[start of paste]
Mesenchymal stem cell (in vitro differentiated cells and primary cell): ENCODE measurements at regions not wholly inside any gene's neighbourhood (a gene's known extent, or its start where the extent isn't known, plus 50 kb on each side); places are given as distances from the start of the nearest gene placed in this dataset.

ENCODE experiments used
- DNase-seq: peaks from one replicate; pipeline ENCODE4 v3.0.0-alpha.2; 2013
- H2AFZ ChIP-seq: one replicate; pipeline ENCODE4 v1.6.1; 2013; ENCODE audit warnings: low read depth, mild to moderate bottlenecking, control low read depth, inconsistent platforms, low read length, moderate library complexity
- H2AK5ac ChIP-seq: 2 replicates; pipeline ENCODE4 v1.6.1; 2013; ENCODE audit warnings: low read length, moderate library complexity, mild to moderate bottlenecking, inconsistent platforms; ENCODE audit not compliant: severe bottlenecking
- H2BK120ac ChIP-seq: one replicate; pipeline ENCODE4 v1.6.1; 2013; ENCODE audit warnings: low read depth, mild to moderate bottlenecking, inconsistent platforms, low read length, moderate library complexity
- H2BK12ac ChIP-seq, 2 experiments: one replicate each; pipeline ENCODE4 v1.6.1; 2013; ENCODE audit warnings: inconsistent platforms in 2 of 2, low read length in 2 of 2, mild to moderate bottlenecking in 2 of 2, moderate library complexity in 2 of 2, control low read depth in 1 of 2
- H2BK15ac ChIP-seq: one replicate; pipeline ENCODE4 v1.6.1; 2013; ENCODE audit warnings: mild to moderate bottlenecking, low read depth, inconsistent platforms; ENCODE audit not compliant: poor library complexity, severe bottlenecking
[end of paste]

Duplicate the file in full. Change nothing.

Mesenchymal stem cell (in vitro differentiated cells and primary cell): ENCODE measurements at regions not wholly inside any gene's neighbourhood (a gene's known extent, or its start where the extent isn't known, plus 50 kb on each side); places are given as distances from the start of the nearest gene placed in this dataset.

ENCODE experiments used
- DNase-seq: peaks from one replicate; pipeline ENCODE4 v3.0.0-alpha.2; 2013
- H2AFZ ChIP-seq: one replicate; pipeline ENCODE4 v1.6.1; 2013; ENCODE audit warnings: low read depth, mild to moderate bottlenecking, control low read depth, inconsistent platforms, low read length, moderate library complexity
- H2AK5ac ChIP-seq: 2 replicates; pipeline ENCODE4 v1.6.1; 2013; ENCODE audit warnings: low read length, moderate library complexity, mild to moderate bottlenecking, inconsistent platforms; ENCODE audit not compliant: severe bottlenecking
- H2BK120ac ChIP-seq: one replicate; pipeline ENCODE4 v1.6.1; 2013; ENCODE audit warnings: low read depth, mild to moderate bottlenecking, inconsistent platforms, low read length, moderate library complexity
- H2BK12ac ChIP-seq, 2 experiments: one replicate each; pipeline ENCODE4 v1.6.1; 2013; ENCODE audit warnings: inconsistent platforms in 2 of 2, low read length in 2 of 2, mild to moderate bottlenecking in 2 of 2, moderate library complexity in 2 of 2, control low read depth in 1 of 2
- H2BK15ac ChIP-seq: one replicate; pipeline ENCODE4 v1.6.1; 2013; ENCODE audit warnings: mild to moderate bottlenecking, low read depth, inconsistent platforms; ENCODE audit not compliant: poor library complexity, severe bottlenecking